Sunday, 29 July 2018

Paul Mason's Postcapitalism - A Detailed Critique - Chapter 5(1)

The Prophets of Postcapitalism 

The Information Revolution

In this chapter, Paul begins to set out his case that what is different about this current long wave is that it is driven by information. He starts by examining the role of information technology in transforming existing technologies, such as jet engines. Its an idea I have also discussed previously. Computers and rapidly developing processing power, combined with the ability to embed microprocessors within almost every device – including human beings – is transformative, in almost every sphere of science and of life. 

Paul sets out this role of information technology, in the design of new products and materials, as well as in the production process, but we see it also in the products themselves, such as with SatNav systems, which combined with robotics makes possible driverless vehicles of all kinds. Again echoing a point I have been making for a long time, Paul notes that where the value of the basic component of many products is falling, as a result of the rise in productivity, this technological revolution has brought about a situation where a growing part of the value of these commodities derives from the complex labour used in their production. 

The majority of the actual production and assembly of an iPhone takes place in China, undertaken by large numbers of workers. However, 90% of the value of an iPhone is produced in the US. That is because the actual materials consumed in production, as well as the labour of assembly is largely de minimis in relation to each unit, compared with the labour of the software and hardware designers. Even in terms of the materials used, an increasing proportion of their value is itself attributable to complex labour, because the materials themselves are increasingly the products of material science. That is the case, for example, with the single crystal carbon, used in the production of jet engine blades. But materials science is almost annually coming up with new materials with esoteric qualities, useful for a range of new products. 

I have written about this previously. It means that, for example, in the pharmaceutical industry, the scientific labour, used in the development of new drugs, acts more like fixed capital. The new value it produces is determined, as with any other labour, by the amount of abstract labour it represents. Let us say that, for some drug this represents 1 million hours. But, that is a fixed value, like the value of machines. Exactly how much of this value is embodied in each unit of production depends on the volume of production. The more units of any particular drug produced, the more this value is spread across the volume of production, so that it is thereby reduced. And, like fixed capital, in addition to transferring this value piecemeal to the value of output, it also suffers depreciation. The longer a given drug has been on the market, the more likely generic alternatives are available, at lower cost, and the more likely some later drug, that is more effective, will come along to replace it, bringing about a sort of moral depreciation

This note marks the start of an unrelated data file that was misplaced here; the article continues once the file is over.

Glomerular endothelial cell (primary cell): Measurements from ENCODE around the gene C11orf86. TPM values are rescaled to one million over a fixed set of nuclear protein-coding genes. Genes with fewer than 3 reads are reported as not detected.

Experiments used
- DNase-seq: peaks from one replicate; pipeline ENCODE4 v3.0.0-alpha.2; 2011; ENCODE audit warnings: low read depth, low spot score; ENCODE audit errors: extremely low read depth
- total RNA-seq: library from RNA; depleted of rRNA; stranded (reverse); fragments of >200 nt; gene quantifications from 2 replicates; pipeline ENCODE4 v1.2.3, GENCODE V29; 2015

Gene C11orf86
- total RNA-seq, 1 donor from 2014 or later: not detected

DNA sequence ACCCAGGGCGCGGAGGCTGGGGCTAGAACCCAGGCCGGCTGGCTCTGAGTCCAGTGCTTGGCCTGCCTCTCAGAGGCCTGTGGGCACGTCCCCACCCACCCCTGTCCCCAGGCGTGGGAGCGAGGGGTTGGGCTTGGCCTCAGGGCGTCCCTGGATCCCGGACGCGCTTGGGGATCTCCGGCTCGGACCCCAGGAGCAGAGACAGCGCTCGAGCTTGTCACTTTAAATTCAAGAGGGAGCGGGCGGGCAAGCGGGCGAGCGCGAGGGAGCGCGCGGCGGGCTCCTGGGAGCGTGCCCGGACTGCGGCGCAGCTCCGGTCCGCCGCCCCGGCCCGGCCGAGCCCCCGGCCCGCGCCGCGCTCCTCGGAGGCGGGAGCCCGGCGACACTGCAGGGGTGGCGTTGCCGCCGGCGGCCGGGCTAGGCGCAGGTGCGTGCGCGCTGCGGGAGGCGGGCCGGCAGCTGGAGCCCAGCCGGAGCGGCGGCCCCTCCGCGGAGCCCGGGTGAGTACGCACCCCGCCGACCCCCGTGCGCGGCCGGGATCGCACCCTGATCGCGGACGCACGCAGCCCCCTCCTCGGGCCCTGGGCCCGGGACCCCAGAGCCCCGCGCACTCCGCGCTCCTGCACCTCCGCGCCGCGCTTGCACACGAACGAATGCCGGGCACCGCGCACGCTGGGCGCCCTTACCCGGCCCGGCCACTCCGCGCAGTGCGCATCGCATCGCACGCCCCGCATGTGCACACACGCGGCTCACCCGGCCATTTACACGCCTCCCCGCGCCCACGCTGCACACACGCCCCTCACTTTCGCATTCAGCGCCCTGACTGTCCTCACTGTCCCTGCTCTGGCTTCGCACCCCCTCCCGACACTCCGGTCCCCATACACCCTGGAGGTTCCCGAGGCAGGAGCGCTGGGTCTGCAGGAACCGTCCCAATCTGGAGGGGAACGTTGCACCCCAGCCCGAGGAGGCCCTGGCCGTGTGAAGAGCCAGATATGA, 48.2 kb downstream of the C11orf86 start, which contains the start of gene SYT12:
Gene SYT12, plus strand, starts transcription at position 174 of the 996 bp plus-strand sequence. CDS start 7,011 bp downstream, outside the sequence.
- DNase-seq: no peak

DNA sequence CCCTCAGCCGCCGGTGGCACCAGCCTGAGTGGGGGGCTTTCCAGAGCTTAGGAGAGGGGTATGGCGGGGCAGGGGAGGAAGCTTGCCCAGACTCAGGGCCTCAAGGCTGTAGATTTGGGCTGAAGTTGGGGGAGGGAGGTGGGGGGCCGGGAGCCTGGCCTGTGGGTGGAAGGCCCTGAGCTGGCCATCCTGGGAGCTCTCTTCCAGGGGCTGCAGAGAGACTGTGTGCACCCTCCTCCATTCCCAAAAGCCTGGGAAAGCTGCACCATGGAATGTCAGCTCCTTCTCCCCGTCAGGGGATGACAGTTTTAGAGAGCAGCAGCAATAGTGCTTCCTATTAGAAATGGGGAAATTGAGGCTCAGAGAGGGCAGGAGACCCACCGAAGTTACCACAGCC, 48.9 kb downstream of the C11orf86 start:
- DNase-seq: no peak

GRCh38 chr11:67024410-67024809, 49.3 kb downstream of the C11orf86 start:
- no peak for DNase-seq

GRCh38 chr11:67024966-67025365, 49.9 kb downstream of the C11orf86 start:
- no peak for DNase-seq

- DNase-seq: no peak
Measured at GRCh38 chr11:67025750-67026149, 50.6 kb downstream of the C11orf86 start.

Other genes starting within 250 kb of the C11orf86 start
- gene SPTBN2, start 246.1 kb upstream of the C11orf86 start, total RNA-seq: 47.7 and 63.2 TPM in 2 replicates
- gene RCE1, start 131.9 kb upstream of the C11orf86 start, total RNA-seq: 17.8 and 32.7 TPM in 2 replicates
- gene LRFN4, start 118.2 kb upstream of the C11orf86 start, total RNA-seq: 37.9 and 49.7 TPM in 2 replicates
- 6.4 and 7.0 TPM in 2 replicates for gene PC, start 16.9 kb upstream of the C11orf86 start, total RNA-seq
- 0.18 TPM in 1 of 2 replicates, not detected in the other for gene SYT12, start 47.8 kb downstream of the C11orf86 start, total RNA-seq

If we look at the decoding of the human genome, its cost has fallen from around $3 billion, for the first one, to $1,000, and is likely to fall to around $100 in the next year or so. 

Paul points out that the jet engine, via the same information technology, constantly passes information back to the engine producer, in real time. This is the same technology that sends back telemetry from a Formula I car to the pit crews. It is also what allows a family car to monitor its own performance from fuel consumption, tyre pressures to fault diagnosis. All of this provides useful information to the companies that can collect this data. The same thing applies to the supermarkets that collect the data on our shopping habits, as well as the tech companies that collect data on our internet browsing habits, the media companies that collect data from our smart TV's and so on. 

The value of this big data has started to be realised, and was brought to light with the activities of Cambridge Analytica. Yet, as Paul says, little of this value is reflected in company balance sheets, and existing accounting practices have difficulty in being able to measure it. 

However, for reasons I'll set out later, I'm not convinced that any of this means that, in terms of production and distribution, capitalism has become qualitatively different, as Paul claims. Different yes, but only in the same way that industrial capitalism was different to capitalism at a time when agriculture was dominant, and in the same way that service industry has become dominant. It does have implications for the Marxian law of a falling rate of profit, but for the reasons already set out, this too does not represent a qualitative change. 

Paul believes that this qualitative change arises also because not only is accounting unable to value this information, but orthodox economic theory also cannot cope with a technology that drives marginal costs to or near zero. Again, I don't think this is true, but I will deal with that in the coming chapters, when Paul sets out his argument in relation to that, and his understanding of the Labour Theory of Value. Suffice it to say, here, near zero marginal costs are not zero, and this is something that is not essentially new for capitalism, but is simply the logical conclusion of existing laws when applied to ever larger volumes of output. Moreover, as I will set out, in part, Paul's error, in this regard, stems from a basic error in his understanding of the Labour Theory of Value.

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